• Sequencing and Navigation — describes how sequencing between learning activities is defined and interpreted
  • Compliance Requirements — detailed list of the conformance requirements that are verified by the ADL SCORM conformance test suite.

SCORM timeline

  • January 1999 — Executive Order 13111 signed tasking the DoD to develop common specifications and standards for e-learning across both federal and private sectors
  • January 2000 — SCORM Version 1.0
  • January 2001 — SCORM Version 1.1
  • October 2001 — SCORM Version 1.2
  • January 2004 — SCORM 2004 (1st Edition)
  • July 2004 — SCORM 2004 (2nd Edition)
  • June 2006 — Department of Defense Instruction (DoDI) 1322.26 Requiring DoD Use of SCORM
  • October 2006 — SCORM 2004 (3rd Edition)
  • March 2009 — SCORM 2004 (4th Edition)

See also

  • ADL Registry
  • Authoring tool
  • Computer aided instruction
  • Educational technology
  • SLOOP Project


  1. ^ “Technical”. SCORM. http://www.scorm.com/scorm-explained/technical-scorm/. Retrieved 2011-08-17.
  2. ^ [1][dead link]
  3. ^ [2][dead link]
  4. ^ SCORM 2004 4th Edition Version 1.1 Overview

External links


  • ADL Guidelines for Creating Reusable Content with SCORM 2004
  • SCORM Resource Portal: Product and Service Directory, News, Forums, Jobs, and whitepapers
  • Concise articles like “SCORM For Dummies” and “SCORM For Developers”, graphical reference poster and tools to help with conformance
  • SCORM Developer Network (Redbird DevNet): SCORM-related News, Forums, Jobs, Documentation, and more…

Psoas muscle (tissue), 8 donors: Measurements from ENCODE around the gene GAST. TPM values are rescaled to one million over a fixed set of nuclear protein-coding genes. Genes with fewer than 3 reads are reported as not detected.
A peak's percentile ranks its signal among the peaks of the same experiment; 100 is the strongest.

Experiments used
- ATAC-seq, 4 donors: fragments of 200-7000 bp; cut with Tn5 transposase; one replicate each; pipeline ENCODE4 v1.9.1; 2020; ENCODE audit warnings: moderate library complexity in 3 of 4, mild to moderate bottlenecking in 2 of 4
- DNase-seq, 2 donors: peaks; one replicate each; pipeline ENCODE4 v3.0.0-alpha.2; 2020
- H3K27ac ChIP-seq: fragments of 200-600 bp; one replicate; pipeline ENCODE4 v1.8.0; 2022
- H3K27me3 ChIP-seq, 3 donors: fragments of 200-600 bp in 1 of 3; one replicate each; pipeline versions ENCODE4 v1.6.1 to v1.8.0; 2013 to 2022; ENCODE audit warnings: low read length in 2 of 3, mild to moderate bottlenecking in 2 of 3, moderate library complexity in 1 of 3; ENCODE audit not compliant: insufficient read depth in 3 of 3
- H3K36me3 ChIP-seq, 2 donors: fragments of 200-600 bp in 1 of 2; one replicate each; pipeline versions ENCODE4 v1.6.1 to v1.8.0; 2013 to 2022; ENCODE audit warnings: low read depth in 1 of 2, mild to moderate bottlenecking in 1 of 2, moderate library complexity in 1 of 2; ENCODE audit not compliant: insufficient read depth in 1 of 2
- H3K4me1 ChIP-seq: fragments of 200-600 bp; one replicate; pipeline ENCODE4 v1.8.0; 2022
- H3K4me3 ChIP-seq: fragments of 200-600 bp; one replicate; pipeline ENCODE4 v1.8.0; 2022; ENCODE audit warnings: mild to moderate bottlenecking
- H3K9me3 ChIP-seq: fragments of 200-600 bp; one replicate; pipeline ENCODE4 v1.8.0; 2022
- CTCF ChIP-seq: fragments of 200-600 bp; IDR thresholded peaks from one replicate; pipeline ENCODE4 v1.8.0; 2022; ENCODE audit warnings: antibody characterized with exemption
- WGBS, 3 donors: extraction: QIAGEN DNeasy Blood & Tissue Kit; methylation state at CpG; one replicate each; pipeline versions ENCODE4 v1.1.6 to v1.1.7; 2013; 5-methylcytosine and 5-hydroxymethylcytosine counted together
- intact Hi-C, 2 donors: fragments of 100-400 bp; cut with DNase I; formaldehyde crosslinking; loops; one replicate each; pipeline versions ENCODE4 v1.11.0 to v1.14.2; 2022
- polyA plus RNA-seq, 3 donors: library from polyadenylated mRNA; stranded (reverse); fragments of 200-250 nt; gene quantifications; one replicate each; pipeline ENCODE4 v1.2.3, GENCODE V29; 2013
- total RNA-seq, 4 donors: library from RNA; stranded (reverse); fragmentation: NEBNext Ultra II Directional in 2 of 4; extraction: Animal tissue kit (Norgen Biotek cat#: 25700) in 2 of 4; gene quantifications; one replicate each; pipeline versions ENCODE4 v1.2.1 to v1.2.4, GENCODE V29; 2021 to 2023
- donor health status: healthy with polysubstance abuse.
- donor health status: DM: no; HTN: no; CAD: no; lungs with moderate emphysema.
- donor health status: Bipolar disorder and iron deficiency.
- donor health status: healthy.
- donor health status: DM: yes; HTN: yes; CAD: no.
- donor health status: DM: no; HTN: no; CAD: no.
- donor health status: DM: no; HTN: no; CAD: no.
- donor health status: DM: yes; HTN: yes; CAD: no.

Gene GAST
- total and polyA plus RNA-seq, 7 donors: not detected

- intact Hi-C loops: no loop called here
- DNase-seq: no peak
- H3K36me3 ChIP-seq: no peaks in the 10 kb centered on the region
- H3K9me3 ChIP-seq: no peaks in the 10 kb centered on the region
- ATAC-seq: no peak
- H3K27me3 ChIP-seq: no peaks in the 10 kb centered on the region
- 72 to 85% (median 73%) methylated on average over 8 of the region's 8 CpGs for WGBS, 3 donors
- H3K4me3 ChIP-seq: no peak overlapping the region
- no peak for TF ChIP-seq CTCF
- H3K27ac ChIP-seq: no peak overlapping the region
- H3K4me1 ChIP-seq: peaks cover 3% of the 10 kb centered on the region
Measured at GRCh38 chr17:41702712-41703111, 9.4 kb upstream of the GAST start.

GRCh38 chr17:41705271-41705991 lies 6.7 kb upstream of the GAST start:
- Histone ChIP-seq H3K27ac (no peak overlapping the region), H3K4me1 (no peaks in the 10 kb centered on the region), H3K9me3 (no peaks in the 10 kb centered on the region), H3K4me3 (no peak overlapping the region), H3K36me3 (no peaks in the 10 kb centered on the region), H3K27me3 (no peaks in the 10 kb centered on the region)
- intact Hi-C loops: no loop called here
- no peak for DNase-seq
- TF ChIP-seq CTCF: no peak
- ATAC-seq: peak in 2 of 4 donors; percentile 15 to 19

• SCORM BRASIL (Portuguese): Forums, Cursos, Documentação, e mais…
  • VSSCORM – a project to create a simple SCORM 1.2 interface.
  • [3] – library of hundreds of free SCORM objects. An initiative supported from the Australian commonwealth.

ADL Co-Lab Network

  • Advanced Distributed Learning Co-Laboratory Hub (Alexandria, Virginia): The ADL Co-Lab Hub coordinates the operations of the ADL Co-Labs
  • Joint Advanced Distributed Learning Co-Laboratory (Orlando, Florida): Supports the integration of training and technology for the DoD
  • Corporate Advanced Distributed Learning Co-Laboratory (Memphis, Tennessee): Facilitation of SCORM Implementation In Industry
  • Academic Advanced Distributed Learning Co-Laboratory (Madison, Wisconsin): Supports the evaluation and testing of ADL tools to enhance Academia
  • Advanced Distributed Learning Job Performance Lab (Alexandria, Virginia): Their mission is to act as a catalyst for the advancement of research, development and implementation of dynamic capability-based job performance technology solutions across the Department of Defense
  • United Kingdom Advanced Distributed Learning Partnership Laboratory (Telford, England): This UK Partnership Lab promotes the development and acceptance of global e-learning standards
  • Canada Advanced Distributed Learning Partnership Laboratory (Ottawa, Canada): Support ADL implementation with the Canadian DND
  • Australia ADL Partnership Laboratory (Brisbane, Australia)]
  • Latin American and Caribbean Regions ADL Partnership Laboratory (Ejidos de Huipulco, Mexico)
  • Korea ADL Partnership Laboratory (Seoul, Korea)
  • Norway ADL Partnership Laboratory (Oslo, Norway)
  • Romania ADL Partnership Laboratory (Bucharest, Romania)